Declaration of interest
The aetiology of Tourette syndrome is highly complex and still poorly understood. In this issue, using data from a large, prospective, population-based cohort of children, Mathews et al examine associations of pre- and perinatal exposures with Tourette syndrome and other chronic tic disorders. Their work illustrates the importance of environmental factors in the aetiology of neuropsychiatric conditions and the value of replication in science.
‘Science, my boy, is made up of mistakes, but they are mistakes which it is useful to make, because they lead little by little to the truth.’
Jules Verne, Journey to the Centre of the Earth
Tourette syndrome is considered a prototypical developmental neuropsychiatric disorder.1 Its defining symptoms, motor and vocal tics, are neurological but it is usually associated with one or more psychiatric conditions, especially attention-deficit hyperactivity disorder and obsessive-compulsive disorder. In addition, the tics often follow a well-described developmental course: onset in early childhood, increasing severity until approximately age 11 and for most patients a gradual improvement during adolescence.2 Despite these general patterns related to comorbidity and natural history, however, the variability of Tourette syndrome is remarkable. Patients differ enormously with respect to the nature, severity and course of their tics, the range of their comorbid conditions, the degree of their functional impairment and their response to treatment. It is hardly surprising, therefore, that the aetiology of Tourette syndrome is highly complex and still poorly understood, with genetic, epigenetic, neurobiological, environmental and psychosocial factors all contributing.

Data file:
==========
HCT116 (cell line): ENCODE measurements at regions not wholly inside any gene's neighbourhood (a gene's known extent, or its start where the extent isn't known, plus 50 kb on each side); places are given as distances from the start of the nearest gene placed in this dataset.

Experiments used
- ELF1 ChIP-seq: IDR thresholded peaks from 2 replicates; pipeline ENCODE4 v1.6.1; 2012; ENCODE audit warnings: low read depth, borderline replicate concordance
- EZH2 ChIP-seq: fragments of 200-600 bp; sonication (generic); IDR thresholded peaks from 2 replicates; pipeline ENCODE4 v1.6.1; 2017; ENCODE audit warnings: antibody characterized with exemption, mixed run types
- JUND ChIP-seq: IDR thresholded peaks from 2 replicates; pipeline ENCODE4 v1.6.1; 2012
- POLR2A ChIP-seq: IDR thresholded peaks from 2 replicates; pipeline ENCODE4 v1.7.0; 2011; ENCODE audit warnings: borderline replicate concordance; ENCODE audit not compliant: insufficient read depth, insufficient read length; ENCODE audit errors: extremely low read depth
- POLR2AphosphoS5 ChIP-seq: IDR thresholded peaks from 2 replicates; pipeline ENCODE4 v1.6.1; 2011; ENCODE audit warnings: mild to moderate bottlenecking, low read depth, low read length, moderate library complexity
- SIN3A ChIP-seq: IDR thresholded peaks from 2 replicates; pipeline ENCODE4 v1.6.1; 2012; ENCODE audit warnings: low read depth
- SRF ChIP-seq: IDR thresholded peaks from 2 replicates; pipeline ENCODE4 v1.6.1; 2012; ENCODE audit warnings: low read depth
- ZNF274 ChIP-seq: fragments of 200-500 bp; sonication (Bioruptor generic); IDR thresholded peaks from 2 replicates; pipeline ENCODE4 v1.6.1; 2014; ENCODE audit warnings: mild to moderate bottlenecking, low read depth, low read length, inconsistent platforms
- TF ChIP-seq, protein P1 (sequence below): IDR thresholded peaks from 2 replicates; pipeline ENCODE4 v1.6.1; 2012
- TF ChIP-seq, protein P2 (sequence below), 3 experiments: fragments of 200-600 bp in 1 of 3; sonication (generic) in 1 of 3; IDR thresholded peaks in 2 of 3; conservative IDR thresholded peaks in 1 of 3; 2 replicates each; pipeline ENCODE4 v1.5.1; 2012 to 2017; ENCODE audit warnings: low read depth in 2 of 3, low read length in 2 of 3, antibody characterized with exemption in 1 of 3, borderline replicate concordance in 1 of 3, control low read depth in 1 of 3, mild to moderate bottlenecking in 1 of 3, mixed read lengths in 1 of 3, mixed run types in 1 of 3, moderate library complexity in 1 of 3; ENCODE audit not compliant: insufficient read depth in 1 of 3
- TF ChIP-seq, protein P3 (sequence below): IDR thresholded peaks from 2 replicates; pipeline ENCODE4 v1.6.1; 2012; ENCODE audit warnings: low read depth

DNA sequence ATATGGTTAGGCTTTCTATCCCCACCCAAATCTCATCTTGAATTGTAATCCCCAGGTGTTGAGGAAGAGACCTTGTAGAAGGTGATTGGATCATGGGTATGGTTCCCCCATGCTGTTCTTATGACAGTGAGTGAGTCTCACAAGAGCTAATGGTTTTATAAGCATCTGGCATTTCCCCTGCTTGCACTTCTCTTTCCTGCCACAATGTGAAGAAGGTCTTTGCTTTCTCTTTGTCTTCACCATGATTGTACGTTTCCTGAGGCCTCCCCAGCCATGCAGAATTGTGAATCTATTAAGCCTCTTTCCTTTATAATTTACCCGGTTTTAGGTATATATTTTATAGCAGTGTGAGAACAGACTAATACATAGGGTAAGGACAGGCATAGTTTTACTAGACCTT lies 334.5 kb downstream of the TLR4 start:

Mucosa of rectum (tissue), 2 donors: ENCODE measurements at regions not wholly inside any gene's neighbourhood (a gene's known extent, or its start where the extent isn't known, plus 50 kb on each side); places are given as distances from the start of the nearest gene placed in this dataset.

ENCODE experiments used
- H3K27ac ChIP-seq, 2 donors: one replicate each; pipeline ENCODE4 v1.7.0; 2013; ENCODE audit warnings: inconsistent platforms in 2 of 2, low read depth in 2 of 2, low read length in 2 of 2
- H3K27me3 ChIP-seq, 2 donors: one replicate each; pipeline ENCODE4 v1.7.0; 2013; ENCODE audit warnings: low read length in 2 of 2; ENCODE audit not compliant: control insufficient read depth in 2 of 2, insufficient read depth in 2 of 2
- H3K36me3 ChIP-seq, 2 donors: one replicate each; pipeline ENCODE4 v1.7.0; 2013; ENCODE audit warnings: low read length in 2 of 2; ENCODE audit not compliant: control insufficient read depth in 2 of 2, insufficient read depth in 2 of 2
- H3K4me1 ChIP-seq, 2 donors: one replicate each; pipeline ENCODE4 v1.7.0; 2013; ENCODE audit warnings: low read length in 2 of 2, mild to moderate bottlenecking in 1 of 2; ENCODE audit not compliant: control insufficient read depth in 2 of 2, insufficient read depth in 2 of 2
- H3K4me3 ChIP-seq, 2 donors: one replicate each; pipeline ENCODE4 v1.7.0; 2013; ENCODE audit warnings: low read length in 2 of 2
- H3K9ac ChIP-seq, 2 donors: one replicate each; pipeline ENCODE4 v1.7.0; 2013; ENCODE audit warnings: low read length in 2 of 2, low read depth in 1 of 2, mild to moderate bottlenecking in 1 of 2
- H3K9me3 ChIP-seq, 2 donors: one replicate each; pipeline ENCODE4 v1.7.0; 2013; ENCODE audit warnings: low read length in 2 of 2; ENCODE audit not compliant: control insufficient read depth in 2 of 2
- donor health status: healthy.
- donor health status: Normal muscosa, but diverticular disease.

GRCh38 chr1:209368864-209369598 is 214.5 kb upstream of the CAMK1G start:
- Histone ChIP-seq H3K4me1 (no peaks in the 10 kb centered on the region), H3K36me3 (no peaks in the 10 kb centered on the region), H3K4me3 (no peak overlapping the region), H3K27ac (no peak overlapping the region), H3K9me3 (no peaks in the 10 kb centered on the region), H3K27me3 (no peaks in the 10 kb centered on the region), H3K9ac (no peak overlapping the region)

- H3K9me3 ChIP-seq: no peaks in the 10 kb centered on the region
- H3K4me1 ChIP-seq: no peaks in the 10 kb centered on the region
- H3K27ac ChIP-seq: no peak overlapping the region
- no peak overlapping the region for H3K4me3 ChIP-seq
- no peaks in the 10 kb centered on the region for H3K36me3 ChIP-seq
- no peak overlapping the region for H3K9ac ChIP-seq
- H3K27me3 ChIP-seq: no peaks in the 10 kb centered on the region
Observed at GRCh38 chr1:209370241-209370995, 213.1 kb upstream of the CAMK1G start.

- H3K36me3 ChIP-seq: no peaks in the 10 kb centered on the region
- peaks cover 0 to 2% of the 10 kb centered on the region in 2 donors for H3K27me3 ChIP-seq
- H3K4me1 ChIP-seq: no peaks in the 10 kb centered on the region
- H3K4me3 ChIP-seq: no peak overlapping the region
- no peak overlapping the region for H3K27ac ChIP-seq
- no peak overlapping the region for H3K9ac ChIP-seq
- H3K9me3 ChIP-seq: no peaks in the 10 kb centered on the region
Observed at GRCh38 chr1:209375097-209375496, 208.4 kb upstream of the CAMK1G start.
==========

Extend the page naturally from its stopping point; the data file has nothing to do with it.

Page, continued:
The multistrike model of aetiology
To account for the clinical complexity and heterogeneity that characterise Tourette syndrome, a ‘multistrike model’ of its aetiology has been proposed.3 In this model, Strike 1 represents a genetic vulnerability that results in structural and functional neurological changes. These neurological changes, in turn, predispose the individual to develop tics and related symptoms. Strike 2 represents disturbances in brain regions that support self-regulatory functions. When these brain regions function normally, they mount a compensatory response that serves to inhibit tic expression; consequently, a disturbance in their functioning compromises the compensatory response, resulting in increased tic severity. Strike 3 comprises a host of environmental factors that increase the risk of tics being expressed in genetically and neurologically vulnerable individuals. These factors include neuroendocrine, infectious, autoimmune, toxic and psychosocial influences. Moreover, they can be divided into (a) pre- and perinatal events that exert ‘organisational’ effects on brain networks that generate tics, and (b) postnatal events that exert ‘activational’ effects on these networks, thereby increasing the expression of tics.4
Although the multistrike model is a useful framework for guiding research, it is not particularly specific. In fact, it can probably be applied to all complex developmental neuropsychiatric disorders.3 Unfortunately, a more specific model of the aetiology of Tourette syndrome is not possible at this point, because at the level of each strike of the general model, research findings are disappointing or conflicting, require replication or have significant limitations. For example, even though twin and family studies have demonstrated that Tourette syndrome is highly heritable, no candidate genes have been replicated consistently, and recently the first genome-wide association study detected no genome-wide significant loci.5